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Risk Analysis - FMEA

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by

Tim Dubbs

on 27 May 2011

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Transcript of Risk Analysis - FMEA

Risk Analysis - FMEA 10 Step Process Failure Mode & Effects Analysis Every product or process has modes of failure. The effects represent the impact of the failures. An FMEA is a tool to:

Identify the relative risks designed into a product or process.
Initiate action to reduce those risks with the highest potential impact.
Track the results of the action plan in terms of risk reduction. FMEAs help us focus on and understand the impact of potential process or product risks. A systematic methodology is used to rate the risks relative to each other. An RPN or Risk Priority Number is calculated for each failure mode and its resulting effect(s). The RPN is a function of three factors: The Severity of the effect, the frequency of Occurrence of the cause of the failure, and the ability to Detect (or prevent) the failure or effect. Design-FMEAs

The primary objective of a Design-FMEA is to uncover potential failures associated with the product that could cause:

Product malfunctions.
Shortened product life.
Safety hazards while using the product.
Cause customer dissatisfaction Process-FMEAs

Process-FMEAs uncover potential failures that can:

Impact product quality.
Reduce process reliability.
Cause customer dissatisfaction.
Create safety or environmental hazards. Step 1: Review:

Help assure all team members are familiar with the product and its design.
Identify each of the main components of the design and determine the function or functions of those components and interfaces between them.
Make sure you are studying all components defined in the scope of the DFMEA. Step 2: Brainstorm Potential Failure Modes:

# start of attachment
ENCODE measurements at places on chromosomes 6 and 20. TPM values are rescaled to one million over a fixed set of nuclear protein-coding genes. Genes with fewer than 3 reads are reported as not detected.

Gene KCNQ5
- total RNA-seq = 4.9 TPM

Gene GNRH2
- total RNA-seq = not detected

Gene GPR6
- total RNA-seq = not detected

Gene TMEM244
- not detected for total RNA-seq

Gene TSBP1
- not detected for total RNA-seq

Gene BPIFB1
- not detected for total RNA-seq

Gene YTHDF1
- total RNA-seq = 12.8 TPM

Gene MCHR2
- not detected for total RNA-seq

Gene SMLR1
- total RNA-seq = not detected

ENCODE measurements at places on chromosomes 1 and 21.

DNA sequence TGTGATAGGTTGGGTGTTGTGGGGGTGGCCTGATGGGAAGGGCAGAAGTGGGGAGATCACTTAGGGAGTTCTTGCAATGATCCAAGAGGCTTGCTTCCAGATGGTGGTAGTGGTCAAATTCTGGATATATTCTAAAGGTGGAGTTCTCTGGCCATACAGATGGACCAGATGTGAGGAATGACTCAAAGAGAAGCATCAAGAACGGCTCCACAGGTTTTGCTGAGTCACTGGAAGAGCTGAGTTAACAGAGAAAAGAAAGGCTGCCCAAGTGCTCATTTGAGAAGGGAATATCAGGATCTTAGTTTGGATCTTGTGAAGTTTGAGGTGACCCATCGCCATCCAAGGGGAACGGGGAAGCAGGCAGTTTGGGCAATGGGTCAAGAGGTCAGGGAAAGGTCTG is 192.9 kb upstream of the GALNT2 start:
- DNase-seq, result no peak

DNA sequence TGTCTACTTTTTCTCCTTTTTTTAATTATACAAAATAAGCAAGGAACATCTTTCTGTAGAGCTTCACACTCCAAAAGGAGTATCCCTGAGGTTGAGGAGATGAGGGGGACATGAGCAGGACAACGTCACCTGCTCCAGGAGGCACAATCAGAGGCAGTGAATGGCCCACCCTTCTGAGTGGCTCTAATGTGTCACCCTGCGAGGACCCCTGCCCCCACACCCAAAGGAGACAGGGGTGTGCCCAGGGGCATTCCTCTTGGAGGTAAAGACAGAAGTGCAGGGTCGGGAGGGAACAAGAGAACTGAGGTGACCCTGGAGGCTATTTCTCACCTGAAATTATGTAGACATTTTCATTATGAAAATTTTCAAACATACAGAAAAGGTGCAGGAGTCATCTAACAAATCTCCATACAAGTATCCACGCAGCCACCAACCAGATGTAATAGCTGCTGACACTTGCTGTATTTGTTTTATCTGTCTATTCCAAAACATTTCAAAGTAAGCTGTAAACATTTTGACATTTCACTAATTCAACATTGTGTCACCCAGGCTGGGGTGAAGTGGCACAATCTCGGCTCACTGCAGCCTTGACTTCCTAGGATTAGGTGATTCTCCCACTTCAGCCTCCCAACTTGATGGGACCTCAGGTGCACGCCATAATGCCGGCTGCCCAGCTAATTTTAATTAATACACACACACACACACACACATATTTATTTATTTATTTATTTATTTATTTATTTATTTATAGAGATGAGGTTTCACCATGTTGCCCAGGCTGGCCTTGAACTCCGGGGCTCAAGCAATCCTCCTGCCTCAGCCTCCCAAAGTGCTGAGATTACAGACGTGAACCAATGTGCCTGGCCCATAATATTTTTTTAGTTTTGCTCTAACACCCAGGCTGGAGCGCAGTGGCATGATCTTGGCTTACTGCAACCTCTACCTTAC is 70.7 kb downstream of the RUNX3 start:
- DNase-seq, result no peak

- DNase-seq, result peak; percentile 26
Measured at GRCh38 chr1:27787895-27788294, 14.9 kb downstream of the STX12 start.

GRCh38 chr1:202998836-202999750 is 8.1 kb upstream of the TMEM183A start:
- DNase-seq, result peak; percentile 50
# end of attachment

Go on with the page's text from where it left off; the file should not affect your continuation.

Consider potential failure modes for each component and interface.
A potential failure mode represents any manner in which the product component could fail to perform its intended function or functions.
Remember that many components will have more than one failure mode. Document each one. Do not leave out a potential failure mode because it rarely happens. Step 3: Effects

The effect is related directly to the ability of that specific component to perform its intended function.
An effect is the impact a failure could make should it occur.
Some failures will have an effect on customers; others on the environment, the process the product will be made on, and even the product itself.

The effect should be stated in terms meaningful to product performance. If the effects are defined in general terms, it will be difficult to identify (and reduce) true potential risks. Step 7: Calculate the RPN ( RPN = S * O * D)

The RPN is the Risk Priority Number. The RPN gives us a relative risk ranking. The higher the RPN, the higher the potential risk. Step 6: Step 5 Step 4: Step 8: Develop the Action Plan

Taking action means reducing the RPN. The RPN can be reduced by lowering any of the three rankings (severity, occurrence, or detection) individually or in combination with one another. The FMEA Cycle Risk Analysis: Where to Start? The End ? PreWork - Team FMEA Pitfalls and Limitations

Prioritizes, Doesn’t Correct
- The initial output of an FMEA is the prioritizing of failure modes based on their risk priority numbers.
This alone does not eliminate the failure mode. Additional action that might be outside the FMEA is needed.

Only as Good as the Team

Time Consuming

Unknown Unknowns

Not Starting in the Design Stage

Taking on Too Large a Scope

Not Including Customers

Not Using Concept of a Process
- This will cause the team to forget some failure modes.
The team should brainstorm failure modes in each of People, Methods, Equipment, Materials, and Environment.

Not Getting into the Details

Confusing Root Cause and Failure Mode

Pitfall 21 Failing to Update the FMEA Today:

Team Setup
Deside on Template
Review Process/components
Initial FMEA Questions
Brainstorm FM&Es per component
Full transcript